With a nod to Bob Dylan, your office space needs to be changin’ too, along with the times. As your industry adapts to unexpected developments, your business must meet those developments to remain competitive, and the ability to alter or modify your space to respond to the latest changes may become paramount.
A commercial real estate lease needs to include a comprehensive clause on alterations and modifications to your office space. If your alterations are neutral or improve the value, image or functionality of your office space, the landlord should allow them without requiring you to remove or restore the space to its previous condition when you leave.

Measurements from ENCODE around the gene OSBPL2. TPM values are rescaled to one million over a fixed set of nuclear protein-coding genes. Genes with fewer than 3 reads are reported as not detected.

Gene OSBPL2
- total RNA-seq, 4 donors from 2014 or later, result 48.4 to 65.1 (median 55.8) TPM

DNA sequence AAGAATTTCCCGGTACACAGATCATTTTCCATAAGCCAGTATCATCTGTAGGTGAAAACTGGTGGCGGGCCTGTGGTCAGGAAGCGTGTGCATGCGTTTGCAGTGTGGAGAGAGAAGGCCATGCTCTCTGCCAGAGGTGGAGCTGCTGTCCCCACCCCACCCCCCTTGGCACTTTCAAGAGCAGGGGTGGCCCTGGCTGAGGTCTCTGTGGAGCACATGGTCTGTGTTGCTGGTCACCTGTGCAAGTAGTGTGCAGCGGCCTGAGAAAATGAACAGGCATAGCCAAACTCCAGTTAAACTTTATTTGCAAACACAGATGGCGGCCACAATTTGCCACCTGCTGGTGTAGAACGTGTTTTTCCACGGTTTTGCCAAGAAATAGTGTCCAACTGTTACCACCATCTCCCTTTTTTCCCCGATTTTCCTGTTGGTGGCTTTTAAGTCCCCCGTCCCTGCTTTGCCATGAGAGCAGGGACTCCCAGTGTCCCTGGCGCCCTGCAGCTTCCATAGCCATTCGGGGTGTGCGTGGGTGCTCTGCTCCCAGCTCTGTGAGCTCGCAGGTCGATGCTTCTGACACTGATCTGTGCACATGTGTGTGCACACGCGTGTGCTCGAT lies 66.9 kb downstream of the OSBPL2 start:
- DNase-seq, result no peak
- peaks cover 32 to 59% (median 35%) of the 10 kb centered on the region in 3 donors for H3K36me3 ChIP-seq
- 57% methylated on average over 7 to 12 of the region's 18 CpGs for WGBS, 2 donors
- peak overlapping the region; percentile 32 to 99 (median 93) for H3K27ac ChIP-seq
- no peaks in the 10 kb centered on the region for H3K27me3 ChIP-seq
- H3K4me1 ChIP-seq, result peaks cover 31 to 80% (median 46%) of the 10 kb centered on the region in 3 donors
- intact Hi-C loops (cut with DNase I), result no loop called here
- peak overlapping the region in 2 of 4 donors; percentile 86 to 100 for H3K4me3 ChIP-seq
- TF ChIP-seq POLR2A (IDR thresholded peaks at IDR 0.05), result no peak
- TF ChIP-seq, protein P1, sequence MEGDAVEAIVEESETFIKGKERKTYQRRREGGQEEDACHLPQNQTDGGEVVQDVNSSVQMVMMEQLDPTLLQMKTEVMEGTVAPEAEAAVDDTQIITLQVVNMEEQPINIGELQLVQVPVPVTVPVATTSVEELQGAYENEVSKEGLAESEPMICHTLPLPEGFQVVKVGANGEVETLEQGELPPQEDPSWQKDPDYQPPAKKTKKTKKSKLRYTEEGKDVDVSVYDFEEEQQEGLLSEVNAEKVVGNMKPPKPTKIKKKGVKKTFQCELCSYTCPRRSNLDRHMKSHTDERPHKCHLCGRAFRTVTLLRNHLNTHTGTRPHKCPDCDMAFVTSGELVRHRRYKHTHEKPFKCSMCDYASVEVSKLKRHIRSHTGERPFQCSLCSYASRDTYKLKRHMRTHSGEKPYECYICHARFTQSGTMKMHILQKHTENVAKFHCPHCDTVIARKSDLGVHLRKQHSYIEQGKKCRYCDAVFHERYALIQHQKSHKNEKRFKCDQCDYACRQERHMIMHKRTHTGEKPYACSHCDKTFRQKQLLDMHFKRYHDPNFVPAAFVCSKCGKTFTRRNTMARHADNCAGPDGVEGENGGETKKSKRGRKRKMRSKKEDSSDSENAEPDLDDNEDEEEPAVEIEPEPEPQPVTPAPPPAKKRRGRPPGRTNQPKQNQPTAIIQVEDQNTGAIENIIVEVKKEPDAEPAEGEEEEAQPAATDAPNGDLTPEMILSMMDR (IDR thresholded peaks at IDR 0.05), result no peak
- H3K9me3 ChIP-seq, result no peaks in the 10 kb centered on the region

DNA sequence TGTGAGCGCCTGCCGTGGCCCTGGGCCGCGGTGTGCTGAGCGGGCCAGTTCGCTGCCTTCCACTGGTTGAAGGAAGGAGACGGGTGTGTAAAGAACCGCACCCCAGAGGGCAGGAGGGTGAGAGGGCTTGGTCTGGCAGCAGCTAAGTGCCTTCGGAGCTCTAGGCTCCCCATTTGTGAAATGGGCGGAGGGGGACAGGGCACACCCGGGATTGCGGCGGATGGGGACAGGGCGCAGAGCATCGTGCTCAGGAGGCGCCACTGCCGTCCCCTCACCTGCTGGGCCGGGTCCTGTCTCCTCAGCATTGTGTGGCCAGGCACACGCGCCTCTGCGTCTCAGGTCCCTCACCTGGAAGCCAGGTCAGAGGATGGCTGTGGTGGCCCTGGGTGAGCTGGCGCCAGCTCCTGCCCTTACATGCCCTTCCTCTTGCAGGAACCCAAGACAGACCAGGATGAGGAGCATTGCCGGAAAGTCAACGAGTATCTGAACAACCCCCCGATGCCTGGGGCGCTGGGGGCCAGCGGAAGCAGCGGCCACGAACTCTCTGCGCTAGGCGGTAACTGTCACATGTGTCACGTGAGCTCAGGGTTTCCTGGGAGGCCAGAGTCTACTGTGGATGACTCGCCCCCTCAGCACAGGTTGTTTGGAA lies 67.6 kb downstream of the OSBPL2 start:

The alteration clause should also specify that the landlord may only refuse alterations prior to the start of construction and that a refusal may only be based on the impact the alterations may have on re-letting the space. At the end of your lease, the landlord may demand costly restorations, as opposed to early in the term, when they still want to keep you happy.
Another possible point of contention involves the selection of contractors to execute your alterations. Landlords can reasonably request contractors to be insured and experienced as well as posting a bond to guard against any costly damage.
All these considerations should be incorporated into an alteration and modification clause to protect your rights and ensure enjoyment of your office space for years to come.